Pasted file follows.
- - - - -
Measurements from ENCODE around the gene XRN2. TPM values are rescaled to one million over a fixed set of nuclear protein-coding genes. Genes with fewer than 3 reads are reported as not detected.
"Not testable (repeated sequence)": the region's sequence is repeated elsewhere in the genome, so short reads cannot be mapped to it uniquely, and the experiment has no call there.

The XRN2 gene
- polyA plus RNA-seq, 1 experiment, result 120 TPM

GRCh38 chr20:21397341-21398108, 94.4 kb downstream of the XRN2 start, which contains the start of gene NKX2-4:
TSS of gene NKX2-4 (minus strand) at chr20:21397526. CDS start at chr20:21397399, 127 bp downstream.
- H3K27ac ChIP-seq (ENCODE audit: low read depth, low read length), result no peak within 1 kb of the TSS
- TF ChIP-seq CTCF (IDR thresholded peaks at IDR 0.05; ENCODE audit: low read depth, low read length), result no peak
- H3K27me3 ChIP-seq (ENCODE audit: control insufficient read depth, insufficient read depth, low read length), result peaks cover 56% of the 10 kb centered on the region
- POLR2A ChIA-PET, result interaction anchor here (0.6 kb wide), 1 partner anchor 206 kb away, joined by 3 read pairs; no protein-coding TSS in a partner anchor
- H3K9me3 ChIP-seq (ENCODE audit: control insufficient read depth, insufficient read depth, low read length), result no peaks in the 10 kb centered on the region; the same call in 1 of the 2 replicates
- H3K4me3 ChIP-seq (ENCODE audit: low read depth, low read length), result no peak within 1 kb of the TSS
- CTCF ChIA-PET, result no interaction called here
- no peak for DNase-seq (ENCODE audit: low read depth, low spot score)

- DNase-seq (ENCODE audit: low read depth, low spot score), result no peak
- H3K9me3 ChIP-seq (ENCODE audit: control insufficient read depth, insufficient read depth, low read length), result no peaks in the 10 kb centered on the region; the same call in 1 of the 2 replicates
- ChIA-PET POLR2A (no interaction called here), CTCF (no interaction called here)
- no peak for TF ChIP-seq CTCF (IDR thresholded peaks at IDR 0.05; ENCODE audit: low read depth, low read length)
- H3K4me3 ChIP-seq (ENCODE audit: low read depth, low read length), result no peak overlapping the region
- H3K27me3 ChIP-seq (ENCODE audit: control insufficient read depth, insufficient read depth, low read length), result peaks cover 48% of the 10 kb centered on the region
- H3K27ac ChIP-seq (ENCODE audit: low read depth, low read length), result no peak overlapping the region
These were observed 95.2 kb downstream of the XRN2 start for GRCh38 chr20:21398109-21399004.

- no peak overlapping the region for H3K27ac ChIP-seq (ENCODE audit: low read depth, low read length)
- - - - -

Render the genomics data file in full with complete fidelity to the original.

Measurements from ENCODE around the gene XRN2. TPM values are rescaled to one million over a fixed set of nuclear protein-coding genes. Genes with fewer than 3 reads are reported as not detected.
"Not testable (repeated sequence)": the region's sequence is repeated elsewhere in the genome, so short reads cannot be mapped to it uniquely, and the experiment has no call there.

The XRN2 gene
- polyA plus RNA-seq, 1 experiment, result 120 TPM

GRCh38 chr20:21397341-21398108, 94.4 kb downstream of the XRN2 start, which contains the start of gene NKX2-4:
TSS of gene NKX2-4 (minus strand) at chr20:21397526. CDS start at chr20:21397399, 127 bp downstream.
- H3K27ac ChIP-seq (ENCODE audit: low read depth, low read length), result no peak within 1 kb of the TSS
- TF ChIP-seq CTCF (IDR thresholded peaks at IDR 0.05; ENCODE audit: low read depth, low read length), result no peak
- H3K27me3 ChIP-seq (ENCODE audit: control insufficient read depth, insufficient read depth, low read length), result peaks cover 56% of the 10 kb centered on the region
- POLR2A ChIA-PET, result interaction anchor here (0.6 kb wide), 1 partner anchor 206 kb away, joined by 3 read pairs; no protein-coding TSS in a partner anchor
- H3K9me3 ChIP-seq (ENCODE audit: control insufficient read depth, insufficient read depth, low read length), result no peaks in the 10 kb centered on the region; the same call in 1 of the 2 replicates
- H3K4me3 ChIP-seq (ENCODE audit: low read depth, low read length), result no peak within 1 kb of the TSS
- CTCF ChIA-PET, result no interaction called here
- no peak for DNase-seq (ENCODE audit: low read depth, low spot score)

- DNase-seq (ENCODE audit: low read depth, low spot score), result no peak
- H3K9me3 ChIP-seq (ENCODE audit: control insufficient read depth, insufficient read depth, low read length), result no peaks in the 10 kb centered on the region; the same call in 1 of the 2 replicates
- ChIA-PET POLR2A (no interaction called here), CTCF (no interaction called here)
- no peak for TF ChIP-seq CTCF (IDR thresholded peaks at IDR 0.05; ENCODE audit: low read depth, low read length)
- H3K4me3 ChIP-seq (ENCODE audit: low read depth, low read length), result no peak overlapping the region
- H3K27me3 ChIP-seq (ENCODE audit: control insufficient read depth, insufficient read depth, low read length), result peaks cover 48% of the 10 kb centered on the region
- H3K27ac ChIP-seq (ENCODE audit: low read depth, low read length), result no peak overlapping the region
These were observed 95.2 kb downstream of the XRN2 start for GRCh38 chr20:21398109-21399004.

- no peak overlapping the region for H3K27ac ChIP-seq (ENCODE audit: low read depth, low read length)